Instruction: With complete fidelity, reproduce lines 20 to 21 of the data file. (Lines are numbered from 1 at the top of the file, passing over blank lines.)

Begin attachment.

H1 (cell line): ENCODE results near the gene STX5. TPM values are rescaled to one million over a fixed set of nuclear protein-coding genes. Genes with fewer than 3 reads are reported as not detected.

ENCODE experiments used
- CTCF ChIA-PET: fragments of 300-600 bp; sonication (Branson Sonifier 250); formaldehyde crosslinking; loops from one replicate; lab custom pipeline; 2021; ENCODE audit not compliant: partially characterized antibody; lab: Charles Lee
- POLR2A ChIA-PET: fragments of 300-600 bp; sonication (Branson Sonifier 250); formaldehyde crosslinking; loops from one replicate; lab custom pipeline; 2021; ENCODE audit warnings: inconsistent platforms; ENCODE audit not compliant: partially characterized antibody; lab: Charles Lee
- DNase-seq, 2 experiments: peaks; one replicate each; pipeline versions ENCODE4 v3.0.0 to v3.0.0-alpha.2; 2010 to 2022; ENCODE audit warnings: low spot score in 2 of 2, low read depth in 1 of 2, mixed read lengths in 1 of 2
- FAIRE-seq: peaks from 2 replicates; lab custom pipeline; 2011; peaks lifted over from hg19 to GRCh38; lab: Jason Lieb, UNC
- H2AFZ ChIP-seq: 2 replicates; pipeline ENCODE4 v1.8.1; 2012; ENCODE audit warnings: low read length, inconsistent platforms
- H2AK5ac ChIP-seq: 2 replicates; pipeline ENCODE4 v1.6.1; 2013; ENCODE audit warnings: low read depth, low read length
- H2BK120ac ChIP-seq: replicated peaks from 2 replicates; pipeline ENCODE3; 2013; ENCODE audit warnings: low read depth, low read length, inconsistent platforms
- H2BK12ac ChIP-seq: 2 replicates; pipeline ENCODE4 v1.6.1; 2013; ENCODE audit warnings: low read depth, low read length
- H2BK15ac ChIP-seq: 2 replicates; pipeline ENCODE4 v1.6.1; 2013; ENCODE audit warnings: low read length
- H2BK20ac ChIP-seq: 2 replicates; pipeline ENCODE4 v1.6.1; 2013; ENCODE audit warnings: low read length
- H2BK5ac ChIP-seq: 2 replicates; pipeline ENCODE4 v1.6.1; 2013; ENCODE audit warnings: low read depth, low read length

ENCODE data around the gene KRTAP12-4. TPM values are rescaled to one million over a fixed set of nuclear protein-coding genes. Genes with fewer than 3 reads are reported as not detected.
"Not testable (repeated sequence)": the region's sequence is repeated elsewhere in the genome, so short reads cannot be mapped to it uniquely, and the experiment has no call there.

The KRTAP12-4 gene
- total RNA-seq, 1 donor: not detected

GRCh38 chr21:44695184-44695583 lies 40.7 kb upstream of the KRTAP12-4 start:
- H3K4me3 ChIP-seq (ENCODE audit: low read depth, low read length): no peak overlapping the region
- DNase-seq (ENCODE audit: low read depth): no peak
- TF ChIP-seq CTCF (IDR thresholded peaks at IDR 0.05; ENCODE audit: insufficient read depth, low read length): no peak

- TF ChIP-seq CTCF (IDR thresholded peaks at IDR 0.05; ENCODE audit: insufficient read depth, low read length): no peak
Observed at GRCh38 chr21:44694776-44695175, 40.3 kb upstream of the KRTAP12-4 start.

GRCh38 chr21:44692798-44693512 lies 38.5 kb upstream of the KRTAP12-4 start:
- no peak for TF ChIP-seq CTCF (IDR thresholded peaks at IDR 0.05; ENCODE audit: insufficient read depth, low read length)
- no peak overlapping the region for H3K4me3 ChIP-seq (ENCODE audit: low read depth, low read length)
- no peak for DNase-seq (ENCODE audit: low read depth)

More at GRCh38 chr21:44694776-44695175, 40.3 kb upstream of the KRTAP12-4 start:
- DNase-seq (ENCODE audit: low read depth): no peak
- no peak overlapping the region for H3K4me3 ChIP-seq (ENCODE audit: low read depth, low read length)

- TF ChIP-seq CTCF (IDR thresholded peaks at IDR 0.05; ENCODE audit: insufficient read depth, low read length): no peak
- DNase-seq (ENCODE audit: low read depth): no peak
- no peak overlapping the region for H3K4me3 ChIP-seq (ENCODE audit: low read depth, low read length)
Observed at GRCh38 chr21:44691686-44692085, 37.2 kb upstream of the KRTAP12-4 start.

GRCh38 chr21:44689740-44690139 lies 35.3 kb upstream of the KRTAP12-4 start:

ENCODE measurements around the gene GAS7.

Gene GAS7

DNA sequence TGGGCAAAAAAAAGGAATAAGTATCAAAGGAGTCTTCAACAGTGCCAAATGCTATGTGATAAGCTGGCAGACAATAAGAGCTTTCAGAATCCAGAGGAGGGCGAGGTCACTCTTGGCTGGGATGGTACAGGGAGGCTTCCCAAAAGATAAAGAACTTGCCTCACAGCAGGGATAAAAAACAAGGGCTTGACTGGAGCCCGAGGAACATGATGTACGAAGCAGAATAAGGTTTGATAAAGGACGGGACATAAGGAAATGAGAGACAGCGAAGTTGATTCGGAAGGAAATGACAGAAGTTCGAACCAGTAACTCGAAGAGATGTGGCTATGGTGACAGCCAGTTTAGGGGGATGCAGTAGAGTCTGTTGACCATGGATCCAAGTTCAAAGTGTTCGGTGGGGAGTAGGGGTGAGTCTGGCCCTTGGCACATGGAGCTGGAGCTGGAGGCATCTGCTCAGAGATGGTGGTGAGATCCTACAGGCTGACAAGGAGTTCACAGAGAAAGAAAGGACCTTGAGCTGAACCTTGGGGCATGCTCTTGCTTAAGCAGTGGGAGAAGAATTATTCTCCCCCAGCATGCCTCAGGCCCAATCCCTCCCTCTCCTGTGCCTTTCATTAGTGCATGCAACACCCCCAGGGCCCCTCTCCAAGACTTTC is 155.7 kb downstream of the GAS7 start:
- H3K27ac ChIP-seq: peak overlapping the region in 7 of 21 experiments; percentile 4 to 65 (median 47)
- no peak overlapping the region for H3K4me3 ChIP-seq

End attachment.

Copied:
- DNase-seq (ENCODE audit: low read depth): no peak
- TF ChIP-seq CTCF (IDR thresholded peaks at IDR 0.05; ENCODE audit: insufficient read depth, low read length): no peak